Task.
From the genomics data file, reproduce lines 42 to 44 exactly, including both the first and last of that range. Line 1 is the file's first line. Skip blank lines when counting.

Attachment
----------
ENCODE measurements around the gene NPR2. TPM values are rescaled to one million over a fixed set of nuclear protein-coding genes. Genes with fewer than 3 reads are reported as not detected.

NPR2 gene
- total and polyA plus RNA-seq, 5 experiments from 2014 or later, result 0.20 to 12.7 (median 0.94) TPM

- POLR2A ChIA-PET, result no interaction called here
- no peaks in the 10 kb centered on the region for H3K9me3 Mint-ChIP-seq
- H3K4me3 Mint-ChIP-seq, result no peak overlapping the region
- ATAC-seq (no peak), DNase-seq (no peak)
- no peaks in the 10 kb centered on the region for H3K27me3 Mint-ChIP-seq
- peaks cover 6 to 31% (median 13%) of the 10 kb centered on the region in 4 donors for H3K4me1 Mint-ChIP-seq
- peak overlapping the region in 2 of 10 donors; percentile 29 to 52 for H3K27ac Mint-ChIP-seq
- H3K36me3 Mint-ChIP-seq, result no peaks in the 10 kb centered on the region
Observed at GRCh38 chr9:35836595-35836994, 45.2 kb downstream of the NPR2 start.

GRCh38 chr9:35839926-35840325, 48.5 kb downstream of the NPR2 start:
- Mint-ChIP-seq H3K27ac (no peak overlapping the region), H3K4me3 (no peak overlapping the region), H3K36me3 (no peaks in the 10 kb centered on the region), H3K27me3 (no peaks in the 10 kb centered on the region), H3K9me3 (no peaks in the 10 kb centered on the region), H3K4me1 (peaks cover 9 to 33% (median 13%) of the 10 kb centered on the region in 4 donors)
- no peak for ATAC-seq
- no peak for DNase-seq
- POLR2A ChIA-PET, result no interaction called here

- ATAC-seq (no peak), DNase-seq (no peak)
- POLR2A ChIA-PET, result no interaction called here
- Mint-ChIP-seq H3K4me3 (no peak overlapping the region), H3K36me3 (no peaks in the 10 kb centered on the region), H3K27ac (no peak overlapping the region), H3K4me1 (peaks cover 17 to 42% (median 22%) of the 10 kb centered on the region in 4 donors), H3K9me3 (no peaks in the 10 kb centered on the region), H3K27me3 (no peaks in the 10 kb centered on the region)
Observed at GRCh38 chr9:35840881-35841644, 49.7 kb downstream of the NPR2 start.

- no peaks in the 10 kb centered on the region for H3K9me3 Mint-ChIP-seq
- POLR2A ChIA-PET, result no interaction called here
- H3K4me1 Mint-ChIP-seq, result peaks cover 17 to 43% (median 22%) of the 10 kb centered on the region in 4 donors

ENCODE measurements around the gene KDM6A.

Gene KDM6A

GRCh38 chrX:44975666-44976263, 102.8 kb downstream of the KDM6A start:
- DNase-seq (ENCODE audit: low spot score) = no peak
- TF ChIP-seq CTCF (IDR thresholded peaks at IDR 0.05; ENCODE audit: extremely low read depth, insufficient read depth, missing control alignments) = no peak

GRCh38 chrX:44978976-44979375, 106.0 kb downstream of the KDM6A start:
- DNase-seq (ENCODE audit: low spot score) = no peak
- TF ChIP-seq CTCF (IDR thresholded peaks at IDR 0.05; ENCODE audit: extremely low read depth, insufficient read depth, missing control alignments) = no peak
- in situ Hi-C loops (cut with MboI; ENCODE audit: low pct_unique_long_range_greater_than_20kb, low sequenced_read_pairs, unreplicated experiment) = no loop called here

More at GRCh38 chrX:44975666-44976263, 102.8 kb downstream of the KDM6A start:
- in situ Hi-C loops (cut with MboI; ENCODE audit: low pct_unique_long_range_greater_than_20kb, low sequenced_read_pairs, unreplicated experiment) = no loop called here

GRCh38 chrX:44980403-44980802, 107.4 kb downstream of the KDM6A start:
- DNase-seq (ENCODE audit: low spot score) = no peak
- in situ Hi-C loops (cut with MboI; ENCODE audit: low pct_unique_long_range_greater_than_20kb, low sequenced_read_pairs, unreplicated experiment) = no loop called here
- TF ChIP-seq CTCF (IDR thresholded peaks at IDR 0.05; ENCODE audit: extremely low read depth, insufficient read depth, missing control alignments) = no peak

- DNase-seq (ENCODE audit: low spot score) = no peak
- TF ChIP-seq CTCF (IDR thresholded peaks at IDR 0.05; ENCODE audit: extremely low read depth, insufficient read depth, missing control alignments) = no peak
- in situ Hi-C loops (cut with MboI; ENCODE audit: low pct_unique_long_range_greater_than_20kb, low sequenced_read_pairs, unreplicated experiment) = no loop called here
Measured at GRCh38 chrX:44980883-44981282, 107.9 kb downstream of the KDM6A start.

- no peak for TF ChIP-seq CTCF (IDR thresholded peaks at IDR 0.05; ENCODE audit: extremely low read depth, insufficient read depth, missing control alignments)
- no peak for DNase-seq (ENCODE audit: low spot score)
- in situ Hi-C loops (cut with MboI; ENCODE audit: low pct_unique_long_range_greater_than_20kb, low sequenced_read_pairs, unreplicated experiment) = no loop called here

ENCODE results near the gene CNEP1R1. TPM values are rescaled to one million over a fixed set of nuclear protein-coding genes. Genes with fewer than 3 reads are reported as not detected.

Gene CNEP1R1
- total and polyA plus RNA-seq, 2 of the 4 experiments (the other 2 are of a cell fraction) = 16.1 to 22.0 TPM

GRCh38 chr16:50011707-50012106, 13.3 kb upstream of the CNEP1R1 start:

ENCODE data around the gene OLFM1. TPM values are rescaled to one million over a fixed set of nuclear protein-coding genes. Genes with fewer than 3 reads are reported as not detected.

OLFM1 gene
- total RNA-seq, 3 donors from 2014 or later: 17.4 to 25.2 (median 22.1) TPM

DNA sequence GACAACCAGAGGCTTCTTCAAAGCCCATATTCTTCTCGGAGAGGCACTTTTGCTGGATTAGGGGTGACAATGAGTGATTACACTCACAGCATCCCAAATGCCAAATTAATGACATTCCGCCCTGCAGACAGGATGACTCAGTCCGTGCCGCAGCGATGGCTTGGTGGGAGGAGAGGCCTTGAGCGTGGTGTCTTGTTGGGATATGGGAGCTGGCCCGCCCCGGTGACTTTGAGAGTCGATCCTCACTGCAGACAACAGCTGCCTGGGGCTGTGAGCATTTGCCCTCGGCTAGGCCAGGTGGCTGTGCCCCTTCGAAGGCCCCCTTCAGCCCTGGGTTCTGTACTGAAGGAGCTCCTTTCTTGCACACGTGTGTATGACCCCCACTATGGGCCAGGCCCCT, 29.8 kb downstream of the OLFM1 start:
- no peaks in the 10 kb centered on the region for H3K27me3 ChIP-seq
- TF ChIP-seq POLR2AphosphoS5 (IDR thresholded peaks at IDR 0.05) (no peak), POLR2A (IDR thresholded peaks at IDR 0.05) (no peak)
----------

- in situ Hi-C loops (cut with MboI; ENCODE audit: low pct_unique_long_range_greater_than_20kb, low sequenced_read_pairs, unreplicated experiment) = no loop called here
Measured at GRCh38 chrX:44980883-44981282, 107.9 kb downstream of the KDM6A start.

- no peak for TF ChIP-seq CTCF (IDR thresholded peaks at IDR 0.05; ENCODE audit: extremely low read depth, insufficient read depth, missing control alignments)